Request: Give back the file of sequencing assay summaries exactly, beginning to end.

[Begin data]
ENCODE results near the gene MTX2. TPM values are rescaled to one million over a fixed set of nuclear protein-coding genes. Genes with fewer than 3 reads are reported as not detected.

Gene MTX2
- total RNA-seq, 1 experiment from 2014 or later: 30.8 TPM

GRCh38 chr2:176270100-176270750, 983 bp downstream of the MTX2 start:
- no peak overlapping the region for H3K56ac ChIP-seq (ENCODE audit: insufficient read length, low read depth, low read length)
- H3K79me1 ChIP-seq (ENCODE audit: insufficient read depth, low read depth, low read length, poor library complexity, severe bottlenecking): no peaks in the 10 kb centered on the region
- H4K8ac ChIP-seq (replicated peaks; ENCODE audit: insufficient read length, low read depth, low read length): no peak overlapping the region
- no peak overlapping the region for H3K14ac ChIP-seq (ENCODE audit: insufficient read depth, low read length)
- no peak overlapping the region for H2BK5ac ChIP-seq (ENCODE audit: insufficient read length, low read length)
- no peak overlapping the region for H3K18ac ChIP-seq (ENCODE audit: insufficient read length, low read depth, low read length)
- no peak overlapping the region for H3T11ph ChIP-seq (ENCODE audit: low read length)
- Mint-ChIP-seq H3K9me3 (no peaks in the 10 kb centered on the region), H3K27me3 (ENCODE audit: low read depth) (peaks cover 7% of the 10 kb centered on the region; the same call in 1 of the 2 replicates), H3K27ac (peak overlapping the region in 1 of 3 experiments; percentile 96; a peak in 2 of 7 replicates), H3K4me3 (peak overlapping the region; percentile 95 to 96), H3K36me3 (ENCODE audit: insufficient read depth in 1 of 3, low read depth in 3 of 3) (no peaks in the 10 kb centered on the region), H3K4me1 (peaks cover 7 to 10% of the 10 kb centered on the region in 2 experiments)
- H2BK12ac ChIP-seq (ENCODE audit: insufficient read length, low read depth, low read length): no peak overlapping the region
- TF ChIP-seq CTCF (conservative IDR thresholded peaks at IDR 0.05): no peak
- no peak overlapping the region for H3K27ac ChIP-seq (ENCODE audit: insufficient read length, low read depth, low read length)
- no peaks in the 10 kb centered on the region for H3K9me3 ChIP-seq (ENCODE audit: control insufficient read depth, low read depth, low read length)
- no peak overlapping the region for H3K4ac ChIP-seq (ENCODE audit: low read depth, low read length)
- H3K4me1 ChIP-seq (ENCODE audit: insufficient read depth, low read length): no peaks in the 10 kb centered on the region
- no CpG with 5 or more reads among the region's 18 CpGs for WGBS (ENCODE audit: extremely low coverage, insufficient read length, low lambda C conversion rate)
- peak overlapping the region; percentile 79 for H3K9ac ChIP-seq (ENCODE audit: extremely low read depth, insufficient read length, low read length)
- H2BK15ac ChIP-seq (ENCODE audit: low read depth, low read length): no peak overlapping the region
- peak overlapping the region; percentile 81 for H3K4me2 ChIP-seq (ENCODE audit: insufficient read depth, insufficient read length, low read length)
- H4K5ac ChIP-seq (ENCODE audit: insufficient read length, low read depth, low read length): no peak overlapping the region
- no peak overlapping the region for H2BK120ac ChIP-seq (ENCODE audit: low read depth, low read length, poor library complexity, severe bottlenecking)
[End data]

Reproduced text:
ENCODE results near the gene MTX2. TPM values are rescaled to one million over a fixed set of nuclear protein-coding genes. Genes with fewer than 3 reads are reported as not detected.

Gene MTX2
- total RNA-seq, 1 experiment from 2014 or later: 30.8 TPM

GRCh38 chr2:176270100-176270750, 983 bp downstream of the MTX2 start:
- no peak overlapping the region for H3K56ac ChIP-seq (ENCODE audit: insufficient read length, low read depth, low read length)
- H3K79me1 ChIP-seq (ENCODE audit: insufficient read depth, low read depth, low read length, poor library complexity, severe bottlenecking): no peaks in the 10 kb centered on the region
- H4K8ac ChIP-seq (replicated peaks; ENCODE audit: insufficient read length, low read depth, low read length): no peak overlapping the region
- no peak overlapping the region for H3K14ac ChIP-seq (ENCODE audit: insufficient read depth, low read length)
- no peak overlapping the region for H2BK5ac ChIP-seq (ENCODE audit: insufficient read length, low read length)
- no peak overlapping the region for H3K18ac ChIP-seq (ENCODE audit: insufficient read length, low read depth, low read length)
- no peak overlapping the region for H3T11ph ChIP-seq (ENCODE audit: low read length)
- Mint-ChIP-seq H3K9me3 (no peaks in the 10 kb centered on the region), H3K27me3 (ENCODE audit: low read depth) (peaks cover 7% of the 10 kb centered on the region; the same call in 1 of the 2 replicates), H3K27ac (peak overlapping the region in 1 of 3 experiments; percentile 96; a peak in 2 of 7 replicates), H3K4me3 (peak overlapping the region; percentile 95 to 96), H3K36me3 (ENCODE audit: insufficient read depth in 1 of 3, low read depth in 3 of 3) (no peaks in the 10 kb centered on the region), H3K4me1 (peaks cover 7 to 10% of the 10 kb centered on the region in 2 experiments)
- H2BK12ac ChIP-seq (ENCODE audit: insufficient read length, low read depth, low read length): no peak overlapping the region
- TF ChIP-seq CTCF (conservative IDR thresholded peaks at IDR 0.05): no peak
- no peak overlapping the region for H3K27ac ChIP-seq (ENCODE audit: insufficient read length, low read depth, low read length)
- no peaks in the 10 kb centered on the region for H3K9me3 ChIP-seq (ENCODE audit: control insufficient read depth, low read depth, low read length)
- no peak overlapping the region for H3K4ac ChIP-seq (ENCODE audit: low read depth, low read length)
- H3K4me1 ChIP-seq (ENCODE audit: insufficient read depth, low read length): no peaks in the 10 kb centered on the region
- no CpG with 5 or more reads among the region's 18 CpGs for WGBS (ENCODE audit: extremely low coverage, insufficient read length, low lambda C conversion rate)
- peak overlapping the region; percentile 79 for H3K9ac ChIP-seq (ENCODE audit: extremely low read depth, insufficient read length, low read length)
- H2BK15ac ChIP-seq (ENCODE audit: low read depth, low read length): no peak overlapping the region
- peak overlapping the region; percentile 81 for H3K4me2 ChIP-seq (ENCODE audit: insufficient read depth, insufficient read length, low read length)
- H4K5ac ChIP-seq (ENCODE audit: insufficient read length, low read depth, low read length): no peak overlapping the region
- no peak overlapping the region for H2BK120ac ChIP-seq (ENCODE audit: low read depth, low read length, poor library complexity, severe bottlenecking)